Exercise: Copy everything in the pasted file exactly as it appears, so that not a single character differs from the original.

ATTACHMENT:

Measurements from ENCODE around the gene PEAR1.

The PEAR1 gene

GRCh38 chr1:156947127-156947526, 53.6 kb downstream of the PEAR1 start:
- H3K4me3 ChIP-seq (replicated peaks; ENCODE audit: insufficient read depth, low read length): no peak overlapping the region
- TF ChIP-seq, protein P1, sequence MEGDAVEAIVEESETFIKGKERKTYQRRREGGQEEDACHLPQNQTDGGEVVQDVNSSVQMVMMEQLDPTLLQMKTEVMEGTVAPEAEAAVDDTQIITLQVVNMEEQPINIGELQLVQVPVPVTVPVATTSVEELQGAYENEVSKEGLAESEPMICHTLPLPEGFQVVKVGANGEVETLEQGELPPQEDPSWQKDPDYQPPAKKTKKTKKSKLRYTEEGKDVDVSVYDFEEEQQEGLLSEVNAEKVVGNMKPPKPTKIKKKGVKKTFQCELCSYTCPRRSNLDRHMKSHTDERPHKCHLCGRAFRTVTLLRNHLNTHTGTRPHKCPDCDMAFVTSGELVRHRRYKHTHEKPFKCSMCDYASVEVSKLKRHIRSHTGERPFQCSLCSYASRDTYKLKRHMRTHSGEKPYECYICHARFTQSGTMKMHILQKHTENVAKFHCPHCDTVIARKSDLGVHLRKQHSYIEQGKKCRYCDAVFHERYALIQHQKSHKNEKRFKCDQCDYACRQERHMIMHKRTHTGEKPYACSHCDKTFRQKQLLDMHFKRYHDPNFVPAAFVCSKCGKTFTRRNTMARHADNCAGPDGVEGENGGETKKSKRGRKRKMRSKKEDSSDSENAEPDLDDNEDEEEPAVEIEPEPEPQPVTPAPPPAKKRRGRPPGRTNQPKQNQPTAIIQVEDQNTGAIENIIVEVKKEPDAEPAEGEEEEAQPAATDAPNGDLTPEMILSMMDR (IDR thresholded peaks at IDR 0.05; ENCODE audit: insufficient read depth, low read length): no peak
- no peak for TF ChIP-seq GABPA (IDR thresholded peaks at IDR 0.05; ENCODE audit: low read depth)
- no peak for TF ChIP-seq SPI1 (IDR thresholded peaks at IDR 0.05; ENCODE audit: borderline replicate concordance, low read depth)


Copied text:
Measurements from ENCODE around the gene PEAR1.

The PEAR1 gene

GRCh38 chr1:156947127-156947526, 53.6 kb downstream of the PEAR1 start:
- H3K4me3 ChIP-seq (replicated peaks; ENCODE audit: insufficient read depth, low read length): no peak overlapping the region
- TF ChIP-seq, protein P1, sequence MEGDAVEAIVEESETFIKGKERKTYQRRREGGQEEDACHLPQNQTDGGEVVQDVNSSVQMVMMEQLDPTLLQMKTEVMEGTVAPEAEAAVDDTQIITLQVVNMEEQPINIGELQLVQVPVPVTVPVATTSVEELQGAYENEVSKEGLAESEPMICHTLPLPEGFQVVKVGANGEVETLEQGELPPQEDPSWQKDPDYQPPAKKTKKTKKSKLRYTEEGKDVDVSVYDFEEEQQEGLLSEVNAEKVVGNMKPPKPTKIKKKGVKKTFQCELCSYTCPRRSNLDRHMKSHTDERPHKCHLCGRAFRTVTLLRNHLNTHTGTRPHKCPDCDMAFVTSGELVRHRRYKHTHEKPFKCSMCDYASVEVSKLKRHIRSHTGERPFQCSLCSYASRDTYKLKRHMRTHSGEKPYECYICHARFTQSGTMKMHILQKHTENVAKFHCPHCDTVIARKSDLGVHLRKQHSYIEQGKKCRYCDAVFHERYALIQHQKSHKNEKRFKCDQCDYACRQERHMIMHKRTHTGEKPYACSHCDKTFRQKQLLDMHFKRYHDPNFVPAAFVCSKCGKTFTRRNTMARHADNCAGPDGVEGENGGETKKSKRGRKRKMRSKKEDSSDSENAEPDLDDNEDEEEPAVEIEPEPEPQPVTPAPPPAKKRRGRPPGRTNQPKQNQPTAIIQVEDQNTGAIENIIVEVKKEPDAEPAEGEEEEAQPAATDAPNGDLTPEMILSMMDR (IDR thresholded peaks at IDR 0.05; ENCODE audit: insufficient read depth, low read length): no peak
- no peak for TF ChIP-seq GABPA (IDR thresholded peaks at IDR 0.05; ENCODE audit: low read depth)
- no peak for TF ChIP-seq SPI1 (IDR thresholded peaks at IDR 0.05; ENCODE audit: borderline replicate concordance, low read depth)